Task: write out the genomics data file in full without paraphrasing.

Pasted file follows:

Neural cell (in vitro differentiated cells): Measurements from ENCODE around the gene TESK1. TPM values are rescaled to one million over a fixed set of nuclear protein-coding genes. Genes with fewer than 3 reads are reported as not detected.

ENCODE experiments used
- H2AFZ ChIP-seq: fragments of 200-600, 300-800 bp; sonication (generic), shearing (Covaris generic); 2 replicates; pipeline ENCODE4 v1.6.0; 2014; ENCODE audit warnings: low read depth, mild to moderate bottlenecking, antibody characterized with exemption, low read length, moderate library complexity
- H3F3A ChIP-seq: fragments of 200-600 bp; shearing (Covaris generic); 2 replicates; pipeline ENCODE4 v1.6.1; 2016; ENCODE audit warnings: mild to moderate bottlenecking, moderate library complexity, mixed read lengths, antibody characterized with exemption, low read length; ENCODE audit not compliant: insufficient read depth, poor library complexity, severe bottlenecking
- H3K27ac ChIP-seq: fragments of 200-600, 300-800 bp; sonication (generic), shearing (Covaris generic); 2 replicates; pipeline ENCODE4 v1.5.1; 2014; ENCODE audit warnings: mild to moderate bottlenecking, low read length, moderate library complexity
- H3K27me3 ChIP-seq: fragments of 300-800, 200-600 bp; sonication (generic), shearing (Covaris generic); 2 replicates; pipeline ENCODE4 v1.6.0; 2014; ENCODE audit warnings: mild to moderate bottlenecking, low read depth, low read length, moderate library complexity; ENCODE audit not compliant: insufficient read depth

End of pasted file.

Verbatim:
Neural cell (in vitro differentiated cells): Measurements from ENCODE around the gene TESK1. TPM values are rescaled to one million over a fixed set of nuclear protein-coding genes. Genes with fewer than 3 reads are reported as not detected.

ENCODE experiments used
- H2AFZ ChIP-seq: fragments of 200-600, 300-800 bp; sonication (generic), shearing (Covaris generic); 2 replicates; pipeline ENCODE4 v1.6.0; 2014; ENCODE audit warnings: low read depth, mild to moderate bottlenecking, antibody characterized with exemption, low read length, moderate library complexity
- H3F3A ChIP-seq: fragments of 200-600 bp; shearing (Covaris generic); 2 replicates; pipeline ENCODE4 v1.6.1; 2016; ENCODE audit warnings: mild to moderate bottlenecking, moderate library complexity, mixed read lengths, antibody characterized with exemption, low read length; ENCODE audit not compliant: insufficient read depth, poor library complexity, severe bottlenecking
- H3K27ac ChIP-seq: fragments of 200-600, 300-800 bp; sonication (generic), shearing (Covaris generic); 2 replicates; pipeline ENCODE4 v1.5.1; 2014; ENCODE audit warnings: mild to moderate bottlenecking, low read length, moderate library complexity
- H3K27me3 ChIP-seq: fragments of 300-800, 200-600 bp; sonication (generic), shearing (Covaris generic); 2 replicates; pipeline ENCODE4 v1.6.0; 2014; ENCODE audit warnings: mild to moderate bottlenecking, low read depth, low read length, moderate library complexity; ENCODE audit not compliant: insufficient read depth